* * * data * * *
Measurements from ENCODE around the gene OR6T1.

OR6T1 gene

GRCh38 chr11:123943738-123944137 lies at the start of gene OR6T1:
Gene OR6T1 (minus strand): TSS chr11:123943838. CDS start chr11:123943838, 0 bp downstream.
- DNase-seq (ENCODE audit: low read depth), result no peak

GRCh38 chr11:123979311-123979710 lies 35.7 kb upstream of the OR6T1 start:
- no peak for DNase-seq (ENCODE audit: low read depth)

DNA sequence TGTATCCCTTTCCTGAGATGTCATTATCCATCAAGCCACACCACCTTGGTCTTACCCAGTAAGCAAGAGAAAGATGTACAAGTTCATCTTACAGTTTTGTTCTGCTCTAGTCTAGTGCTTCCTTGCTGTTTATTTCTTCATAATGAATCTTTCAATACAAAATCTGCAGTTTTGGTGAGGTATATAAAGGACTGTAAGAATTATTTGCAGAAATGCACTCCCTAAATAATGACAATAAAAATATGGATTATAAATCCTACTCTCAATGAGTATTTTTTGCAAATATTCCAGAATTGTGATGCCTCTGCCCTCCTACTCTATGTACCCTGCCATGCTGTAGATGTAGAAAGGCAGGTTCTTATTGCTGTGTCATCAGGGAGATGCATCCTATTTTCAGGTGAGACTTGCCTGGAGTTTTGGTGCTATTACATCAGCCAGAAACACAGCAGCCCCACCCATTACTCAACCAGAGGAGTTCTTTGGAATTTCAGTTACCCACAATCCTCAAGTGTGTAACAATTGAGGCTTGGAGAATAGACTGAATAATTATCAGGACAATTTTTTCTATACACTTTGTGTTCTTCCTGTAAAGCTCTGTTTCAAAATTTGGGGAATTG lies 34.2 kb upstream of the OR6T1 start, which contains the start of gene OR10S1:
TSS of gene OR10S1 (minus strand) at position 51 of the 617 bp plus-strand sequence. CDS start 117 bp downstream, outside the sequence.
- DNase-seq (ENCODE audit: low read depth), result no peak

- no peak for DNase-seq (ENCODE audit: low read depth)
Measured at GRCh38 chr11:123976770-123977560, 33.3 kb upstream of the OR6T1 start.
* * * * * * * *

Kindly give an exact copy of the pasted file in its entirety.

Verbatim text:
Measurements from ENCODE around the gene OR6T1.

OR6T1 gene

GRCh38 chr11:123943738-123944137 lies at the start of gene OR6T1:
Gene OR6T1 (minus strand): TSS chr11:123943838. CDS start chr11:123943838, 0 bp downstream.
- DNase-seq (ENCODE audit: low read depth), result no peak

GRCh38 chr11:123979311-123979710 lies 35.7 kb upstream of the OR6T1 start:
- no peak for DNase-seq (ENCODE audit: low read depth)

DNA sequence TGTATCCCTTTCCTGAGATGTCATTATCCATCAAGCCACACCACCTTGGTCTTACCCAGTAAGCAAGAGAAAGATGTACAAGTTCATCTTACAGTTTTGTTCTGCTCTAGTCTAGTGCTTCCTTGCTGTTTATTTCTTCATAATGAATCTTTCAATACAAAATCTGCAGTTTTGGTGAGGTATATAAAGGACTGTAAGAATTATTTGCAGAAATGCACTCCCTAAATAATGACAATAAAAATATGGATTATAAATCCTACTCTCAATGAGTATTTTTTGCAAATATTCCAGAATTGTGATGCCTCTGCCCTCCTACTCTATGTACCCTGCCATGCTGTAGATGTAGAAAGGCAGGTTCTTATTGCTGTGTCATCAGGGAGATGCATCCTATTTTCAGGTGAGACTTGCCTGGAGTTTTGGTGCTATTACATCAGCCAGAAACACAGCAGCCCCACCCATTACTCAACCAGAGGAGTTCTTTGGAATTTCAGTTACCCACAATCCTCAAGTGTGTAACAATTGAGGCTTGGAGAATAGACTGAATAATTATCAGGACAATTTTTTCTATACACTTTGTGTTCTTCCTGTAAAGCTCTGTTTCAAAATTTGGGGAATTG lies 34.2 kb upstream of the OR6T1 start, which contains the start of gene OR10S1:
TSS of gene OR10S1 (minus strand) at position 51 of the 617 bp plus-strand sequence. CDS start 117 bp downstream, outside the sequence.
- DNase-seq (ENCODE audit: low read depth), result no peak

- no peak for DNase-seq (ENCODE audit: low read depth)
Measured at GRCh38 chr11:123976770-123977560, 33.3 kb upstream of the OR6T1 start.